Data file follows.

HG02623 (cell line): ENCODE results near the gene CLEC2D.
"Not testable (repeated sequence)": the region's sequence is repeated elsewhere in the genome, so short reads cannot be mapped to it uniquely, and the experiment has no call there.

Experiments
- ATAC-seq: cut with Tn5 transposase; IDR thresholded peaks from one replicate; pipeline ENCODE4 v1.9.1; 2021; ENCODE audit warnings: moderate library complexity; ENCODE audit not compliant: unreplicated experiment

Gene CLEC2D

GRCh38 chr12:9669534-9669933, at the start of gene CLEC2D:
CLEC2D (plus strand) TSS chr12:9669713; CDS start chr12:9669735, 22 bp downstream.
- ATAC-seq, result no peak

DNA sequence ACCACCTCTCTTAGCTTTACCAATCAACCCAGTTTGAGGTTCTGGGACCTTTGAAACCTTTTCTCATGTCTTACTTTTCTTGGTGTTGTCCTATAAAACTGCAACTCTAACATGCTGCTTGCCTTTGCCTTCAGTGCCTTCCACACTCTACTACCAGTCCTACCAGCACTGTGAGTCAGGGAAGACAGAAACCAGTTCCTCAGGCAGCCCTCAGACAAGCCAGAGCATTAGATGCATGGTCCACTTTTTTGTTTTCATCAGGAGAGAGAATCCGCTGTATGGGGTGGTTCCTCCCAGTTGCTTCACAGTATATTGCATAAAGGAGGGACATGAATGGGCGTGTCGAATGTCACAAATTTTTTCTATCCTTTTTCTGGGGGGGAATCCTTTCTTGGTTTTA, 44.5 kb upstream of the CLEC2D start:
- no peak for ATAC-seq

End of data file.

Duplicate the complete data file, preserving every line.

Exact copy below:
HG02623 (cell line): ENCODE results near the gene CLEC2D.
"Not testable (repeated sequence)": the region's sequence is repeated elsewhere in the genome, so short reads cannot be mapped to it uniquely, and the experiment has no call there.

Experiments
- ATAC-seq: cut with Tn5 transposase; IDR thresholded peaks from one replicate; pipeline ENCODE4 v1.9.1; 2021; ENCODE audit warnings: moderate library complexity; ENCODE audit not compliant: unreplicated experiment

Gene CLEC2D

GRCh38 chr12:9669534-9669933, at the start of gene CLEC2D:
CLEC2D (plus strand) TSS chr12:9669713; CDS start chr12:9669735, 22 bp downstream.
- ATAC-seq, result no peak

DNA sequence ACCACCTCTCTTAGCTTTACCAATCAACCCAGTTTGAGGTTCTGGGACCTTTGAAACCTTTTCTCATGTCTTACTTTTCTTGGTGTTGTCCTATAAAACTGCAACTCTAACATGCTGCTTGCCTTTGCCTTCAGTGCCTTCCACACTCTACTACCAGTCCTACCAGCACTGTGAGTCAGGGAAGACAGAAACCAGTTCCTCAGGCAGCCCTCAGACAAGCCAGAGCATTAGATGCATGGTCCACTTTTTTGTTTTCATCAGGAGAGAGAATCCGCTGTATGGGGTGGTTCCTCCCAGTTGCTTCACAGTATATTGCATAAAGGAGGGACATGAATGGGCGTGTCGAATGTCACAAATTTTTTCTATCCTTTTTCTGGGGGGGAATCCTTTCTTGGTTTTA, 44.5 kb upstream of the CLEC2D start:
- no peak for ATAC-seq